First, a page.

Las Vegas Chamber to Start Association Health Plan
Following the Department of Labor issuing its final rule on association health plans last month, the Las Vegas business group has plans to launch an AHP for Nevada small businesses and sole proprietors in September.
The Las Vegas Metro Chamber of Commerce announced recently it plans to be among the first business groups to take advantage of the Department of Labor’s (DOL) final rule [PDF] expanding association health plans (AHPs).
The Las Vegas chamber hopes to start an AHP for Nevada small businesses and sole proprietors by Sept. 1, according to reports. The chamber offered an AHP for nearly 30 years that covered roughly 20,000 people until 2014, when chamber officials say provisions in the Affordable Care Act (ACA) made it unfeasible to continue.
Las Vegas Chamber CEO Mary Beth Sewald told the Nevada Independent that the chamber is looking at all of its options but wants to “provide the most robust plan we can possibly get.”
ASAE is also studying the AHP regulations closely and will be working with a coalition to ensure that AHPs can sell plans across state lines and to address other policy concerns surrounding the DOL’s regulations.
The final rule broadens the definition of an employer under the Employee Retirement Income Security Act (ERISA) to allow more groups to form AHPs as an alternative to the ACA health exchanges. ERISA is the federal law governing health benefits offered by large employers. Under the final rule, AHPs may be sold nationally, in groups of states or in a single state, according to the Labor Department. States will continue to regulate them, although ASAE and others had pushed for AHPs to be exempt from state regulation.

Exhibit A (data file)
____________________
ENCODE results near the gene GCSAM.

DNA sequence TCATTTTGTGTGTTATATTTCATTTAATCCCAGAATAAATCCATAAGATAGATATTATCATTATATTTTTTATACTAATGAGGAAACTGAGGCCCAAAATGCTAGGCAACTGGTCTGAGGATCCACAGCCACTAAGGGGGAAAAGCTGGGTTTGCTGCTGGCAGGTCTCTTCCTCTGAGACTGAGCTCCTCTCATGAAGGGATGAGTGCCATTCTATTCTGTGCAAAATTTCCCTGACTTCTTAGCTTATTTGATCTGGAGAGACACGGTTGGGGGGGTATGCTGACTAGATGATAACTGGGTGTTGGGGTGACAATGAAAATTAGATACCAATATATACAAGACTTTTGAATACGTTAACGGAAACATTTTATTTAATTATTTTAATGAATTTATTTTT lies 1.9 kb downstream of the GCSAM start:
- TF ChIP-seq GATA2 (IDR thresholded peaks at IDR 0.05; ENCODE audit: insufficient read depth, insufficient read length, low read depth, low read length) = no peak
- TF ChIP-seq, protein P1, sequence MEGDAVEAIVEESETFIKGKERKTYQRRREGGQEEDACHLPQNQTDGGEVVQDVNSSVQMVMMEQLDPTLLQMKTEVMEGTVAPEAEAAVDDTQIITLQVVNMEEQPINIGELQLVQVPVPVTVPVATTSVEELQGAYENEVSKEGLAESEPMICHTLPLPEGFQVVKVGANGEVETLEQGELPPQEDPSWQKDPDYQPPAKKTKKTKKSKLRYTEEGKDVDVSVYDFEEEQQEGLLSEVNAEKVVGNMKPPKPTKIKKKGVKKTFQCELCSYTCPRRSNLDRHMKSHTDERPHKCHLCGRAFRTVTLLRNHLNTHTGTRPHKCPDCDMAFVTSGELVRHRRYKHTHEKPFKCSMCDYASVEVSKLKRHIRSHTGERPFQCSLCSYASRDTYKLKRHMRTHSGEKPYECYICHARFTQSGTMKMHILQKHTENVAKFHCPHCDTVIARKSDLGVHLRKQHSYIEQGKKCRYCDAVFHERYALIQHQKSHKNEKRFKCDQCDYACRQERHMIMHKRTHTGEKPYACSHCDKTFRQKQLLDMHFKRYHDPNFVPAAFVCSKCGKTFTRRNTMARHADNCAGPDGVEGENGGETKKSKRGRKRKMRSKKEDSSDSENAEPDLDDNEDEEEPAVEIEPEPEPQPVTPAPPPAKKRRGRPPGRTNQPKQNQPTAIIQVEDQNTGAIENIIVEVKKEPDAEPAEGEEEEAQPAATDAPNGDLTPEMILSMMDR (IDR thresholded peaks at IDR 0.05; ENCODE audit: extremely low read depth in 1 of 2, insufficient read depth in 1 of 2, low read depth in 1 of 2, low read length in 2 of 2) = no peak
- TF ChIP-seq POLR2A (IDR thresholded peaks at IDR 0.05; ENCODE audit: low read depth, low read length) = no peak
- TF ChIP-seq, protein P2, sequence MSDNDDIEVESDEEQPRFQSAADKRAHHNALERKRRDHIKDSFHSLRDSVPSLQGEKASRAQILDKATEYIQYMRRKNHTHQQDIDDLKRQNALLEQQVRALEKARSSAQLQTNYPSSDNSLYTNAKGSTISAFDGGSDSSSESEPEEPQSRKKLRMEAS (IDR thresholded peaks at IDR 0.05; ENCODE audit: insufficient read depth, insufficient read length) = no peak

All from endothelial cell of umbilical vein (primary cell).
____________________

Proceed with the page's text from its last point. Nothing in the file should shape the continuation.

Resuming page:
The new rule also allows small businesses and self-employed individuals who are in unrelated professions to band together to obtain coverage through an AHP as long as they are in the same geographic region.
The rule has been challenged by attorneys general in New York and Massachusetts, who filed suit to block the administration from offering plans that don’t have to cover all of the ACA’s essential health benefits.
(marchmeena29/iStock/Getty Images Plus)